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Another blow to the anti-vaccine movement as legislation change forces a name change

Earlier this year, Australia’s anti-vaccine lobby, the Australian Vaccination Network (AVN), took the NSW Government to the Supreme Court. In dispute was their license to fundraise which had been revoked and a public warning, issued because they refused to put a Quack Miranda on their website.

The public warning was posted after the NSW government investigated their website following two complaints, one from a concerned citizen and one from the parents of a 4 week old girl who had died of pertussis.

The complaints accused the AVN of peddling dangerous health misinformation including that vaccines were linked to autism and that pertussis was “nothing more than a bad cough”.

The AVN had always insisted that the HCCC did not have jurisdiction over them because they were not health care providers or educators in the “traditional sense”. It is true that health legislation in NSW is very much out of date in the Internet age. The rules say you can complain only if you can demonstrate direct harm as a result of taking someone’s dodgy advice. For example you had a stroke because of a chiropractor’s adjustments or a punctured lung from acupuncture. Just having a website full of woo-woo wasn’t really covered.

So the AVN challenged the HCCC on these grounds and, to the surprise of many of us, they won. Those who were present in the court that day recall the Judge urging the HCCC Barrister to present evidence for direct harm. And the worst thing was the HCCC apparently had this information, but for reasons unknown to us, did not present it. Those who were there said the HCCC Barrister dropped the ball big time that day. And they were right.

Within hours the public warning was expunged and shortly after that the authority to fundraise was returned. As if nothing ever happened.

But something did happen that day. Two things in fact, one that would impact on the AVN months later.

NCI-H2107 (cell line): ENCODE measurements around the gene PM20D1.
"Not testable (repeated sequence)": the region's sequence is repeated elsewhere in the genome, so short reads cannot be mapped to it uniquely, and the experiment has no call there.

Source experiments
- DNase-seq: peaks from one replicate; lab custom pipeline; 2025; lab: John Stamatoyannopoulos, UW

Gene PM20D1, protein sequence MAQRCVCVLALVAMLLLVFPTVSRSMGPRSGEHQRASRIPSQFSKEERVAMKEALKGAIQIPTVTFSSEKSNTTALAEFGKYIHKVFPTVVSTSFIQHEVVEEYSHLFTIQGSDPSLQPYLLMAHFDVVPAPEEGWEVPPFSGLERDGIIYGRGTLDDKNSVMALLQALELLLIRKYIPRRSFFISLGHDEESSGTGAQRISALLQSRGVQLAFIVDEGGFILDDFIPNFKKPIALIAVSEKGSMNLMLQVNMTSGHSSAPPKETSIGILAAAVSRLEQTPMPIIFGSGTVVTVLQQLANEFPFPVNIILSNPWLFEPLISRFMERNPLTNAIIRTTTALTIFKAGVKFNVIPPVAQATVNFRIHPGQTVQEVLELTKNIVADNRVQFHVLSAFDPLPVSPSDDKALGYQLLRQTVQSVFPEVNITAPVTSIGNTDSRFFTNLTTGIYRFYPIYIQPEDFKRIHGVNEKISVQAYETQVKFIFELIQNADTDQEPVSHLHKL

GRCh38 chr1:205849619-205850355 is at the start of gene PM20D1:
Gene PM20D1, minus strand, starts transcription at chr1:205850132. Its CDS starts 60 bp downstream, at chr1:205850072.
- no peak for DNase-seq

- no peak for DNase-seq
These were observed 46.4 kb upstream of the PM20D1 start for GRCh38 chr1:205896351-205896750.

Firstly, an unintended consequence of suing the government was that they became classified as health care providers. Judge Adamson accepted that “the complaints concerned a health service provided by a health service provider” thus exposing them to future prosecution.

Secondly, the Judge made an observation about the AVN’s name. During the case she was not convinced by Dorey’s claims “to educate her subscribers and the general public into making decisions about vaccinations”. As Justice Adamson put it, “It seems slightly coy that your client is so shy about admitting what it is on about”.

By July of 2012, Dorey had an inkling that something was afoot after she was tipped off by a journalist that there was a campaign brewing for her to change the name of her organisation. She issued a press release saying “The Australian Vaccination Network has no intention of changing its name and any group or government department that believes it has the right to try and force us to do so will find themselves strenuously opposed.”  Dorey continued, It is not up to a third party to say what we can and cannot call ourselves. The last time I checked, Australia was still a democracy. Will they be coming for our books next?”. (More on that later, and the answer is yes).

But on Friday December 14th, her worst fears were realised when the NSW Department of Fair Trading came knocking to deliver an order that she change her name or face deregistration. In a news article describing the move, the Fair Trading Minister emphasised: “this is not a request, this is an order”.

The order makes reference to numerous complaints from health care professionals, the public and notably the Australian Medical Association that the name “Australian Vaccine Network” was misleading and was confusing people searching for information on vaccination.

For a week Dorey went very quiet, neglecting her Twitter feed and Facebook page. Many of us suspected she was seeking legal advice on how to challenge the government’s order. It turns out this is a very serious matter since if she can’t settle on a mutually agreed name by February 21st, 2013, her business can be wound-up, an audit conducted and any debts become the responsibility of the committee members, including her. Estimates calculated from financial statements obtained via freedom of information indicate she owes at least $400,000 in undelivered magazine subscriptions, and there are likely other accounting discrepancies.

But any hope of avoiding the order via legal channels were well and truly quashed on Friday December 21st, when the NSW Government changed the law to prevent “a name that is likely to mislead the public in relation to the nature, objects or association…”

That’s right. They changed the law. It was an early Christmas present for those of us who have been campaigning to see the end of the AVN’s dissemination of misinformation and callous disregard for the health of children. And it was a huge blow for the anti-vaccine movement in Australia.